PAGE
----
How do you Define ‘Sex Addict’?

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How do you Define ‘Sex Addict’?

Author: Daniel Lacovara
Article via The Advocate

“I think I am a sex addict.” John is a new client. He is 43 years old, gay, successful, and likable. He tells me he has a stable job, owns his own condo, and has an active social life. John also tells me that he spends hours at a time on social media hookup apps like Grindr and Scruff seeking anonymous sex. John acknowledges he was ambivalent about coming to see me and that he doesn’t like the label of “sex addict.” I tell him that this is understandable.

The word addiction generally conjures up images with which we all are familiar. A bottle of vodka. A needle. A handful of pills. But when you say the words “sex addiction,” the images are not so clear. The term “addiction” in regard to sex is clumsy at best and has led to years of arguments among mental health professionals about whether it is or isn’t a real addiction. Some therapists prefer sexual “compulsivity.” Others shy away from any definition at all for fear they will appear sex-negative, believing that the entire concept demonizes any out-of-the-box sexual behavior (such as swinging, BDSM, polyamory, etc.)

So it’s important to look at the basic definition of any type of addiction. Addiction is the repeated, compulsive seeking of a substance, thing or activity despite negative social, psychological, and/or physical consequences. This is a pretty broad classification, but the basic point is that whatever you are doing is creating some measure of havoc in your life.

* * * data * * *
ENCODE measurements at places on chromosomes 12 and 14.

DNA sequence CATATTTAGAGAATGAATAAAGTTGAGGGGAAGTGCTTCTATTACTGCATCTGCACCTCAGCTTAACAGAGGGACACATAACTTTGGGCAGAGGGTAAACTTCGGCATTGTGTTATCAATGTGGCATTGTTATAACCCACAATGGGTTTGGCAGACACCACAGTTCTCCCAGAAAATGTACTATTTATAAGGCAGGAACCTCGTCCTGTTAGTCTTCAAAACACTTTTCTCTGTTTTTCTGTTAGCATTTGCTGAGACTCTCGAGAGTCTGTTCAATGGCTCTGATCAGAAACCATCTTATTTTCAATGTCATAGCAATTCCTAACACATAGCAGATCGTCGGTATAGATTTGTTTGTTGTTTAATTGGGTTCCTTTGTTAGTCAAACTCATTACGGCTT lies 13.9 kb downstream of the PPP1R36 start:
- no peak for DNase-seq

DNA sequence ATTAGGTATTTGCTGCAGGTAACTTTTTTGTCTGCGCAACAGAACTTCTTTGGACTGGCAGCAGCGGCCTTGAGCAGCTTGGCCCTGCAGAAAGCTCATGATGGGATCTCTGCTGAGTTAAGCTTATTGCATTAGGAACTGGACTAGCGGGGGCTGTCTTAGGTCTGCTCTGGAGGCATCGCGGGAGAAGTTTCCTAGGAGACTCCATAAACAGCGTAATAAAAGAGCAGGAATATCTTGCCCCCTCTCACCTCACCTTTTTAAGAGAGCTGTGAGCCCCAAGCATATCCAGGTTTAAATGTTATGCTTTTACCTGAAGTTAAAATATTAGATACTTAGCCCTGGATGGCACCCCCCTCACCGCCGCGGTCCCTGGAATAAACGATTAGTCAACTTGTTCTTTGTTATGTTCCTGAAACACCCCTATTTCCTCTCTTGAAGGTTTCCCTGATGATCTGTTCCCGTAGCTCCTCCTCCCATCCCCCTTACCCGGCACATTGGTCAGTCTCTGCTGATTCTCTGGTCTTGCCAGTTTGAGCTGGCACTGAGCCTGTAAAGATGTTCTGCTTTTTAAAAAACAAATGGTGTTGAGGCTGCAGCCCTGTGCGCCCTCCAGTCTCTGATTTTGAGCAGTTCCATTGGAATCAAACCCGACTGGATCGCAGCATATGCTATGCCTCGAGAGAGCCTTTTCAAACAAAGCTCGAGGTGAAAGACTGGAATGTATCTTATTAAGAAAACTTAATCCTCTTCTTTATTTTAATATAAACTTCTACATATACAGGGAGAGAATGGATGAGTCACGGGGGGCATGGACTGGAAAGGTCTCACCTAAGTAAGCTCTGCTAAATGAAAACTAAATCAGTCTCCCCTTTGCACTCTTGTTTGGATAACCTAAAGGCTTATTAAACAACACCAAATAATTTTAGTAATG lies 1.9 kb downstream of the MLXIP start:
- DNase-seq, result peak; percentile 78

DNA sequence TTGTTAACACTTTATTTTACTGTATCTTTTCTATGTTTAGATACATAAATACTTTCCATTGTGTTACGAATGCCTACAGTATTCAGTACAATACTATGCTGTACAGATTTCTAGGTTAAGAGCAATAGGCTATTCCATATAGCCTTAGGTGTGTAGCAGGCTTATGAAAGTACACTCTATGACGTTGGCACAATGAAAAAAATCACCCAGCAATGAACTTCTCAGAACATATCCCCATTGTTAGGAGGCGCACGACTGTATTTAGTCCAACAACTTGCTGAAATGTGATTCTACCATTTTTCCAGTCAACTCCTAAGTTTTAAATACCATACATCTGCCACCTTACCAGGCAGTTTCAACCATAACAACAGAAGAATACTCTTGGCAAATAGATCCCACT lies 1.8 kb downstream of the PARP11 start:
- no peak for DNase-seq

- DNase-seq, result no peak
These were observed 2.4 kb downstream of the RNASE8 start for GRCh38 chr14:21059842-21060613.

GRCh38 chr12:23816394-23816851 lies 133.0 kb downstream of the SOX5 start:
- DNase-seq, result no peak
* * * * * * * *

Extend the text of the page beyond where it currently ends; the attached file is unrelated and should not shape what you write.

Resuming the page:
For John, the impact of his online cruising and hookups was minimal at first. He might stay up late a night or two and be tired at work, but otherwise he was a reliable employee. He spent time with friends and was a boot camp devotee.

Over time, however, he found himself more and more drawn to the chase. He would glance at his phone during dinners with friends, checking to see if anyone had messaged him. He got gonorrhea from one of his anonymous encounters and chlamydia from another. He started to cancel plans and take sick days from his job. He was having sex three or four times a week with anonymous partners. He admitted that eventually his anxiety about sometimes not being able to find a sex partner was so great, he turned to hiring escorts or getting sensual massages.

The LGBT community, particularly the subsection that is gay and bisexual men, fought long and hard through the late sixties and seventies for the right to embrace and celebrate our sexuality. We came out of the shadows to express it in all its beautiful forms and, well, to have lots of sex. Therein lies the rub, no pun intended. How can you identify yourself as a sex addict when it seems like everyone around you is getting laid all the time too?

The reality is that sex addiction is not about sex. The word “sex” in this equation is the red herring. Just like the five martinis an alcoholic consumes in an hour isn’t really about a love for vodka.

Sex addiction is not about the kind of sex one has. Consensual sex between adults in whatever form that is pleasurable, respectful, and consensual is not the problem. Having multiple partners or engaging in casual hookups is not the problem.

The problem is when one regularly tries to escape emotional or psychological pain through the high of sex. Sex addicts just happen to use body parts — theirs or someone else’s — to avoid what’s happening inside of them.

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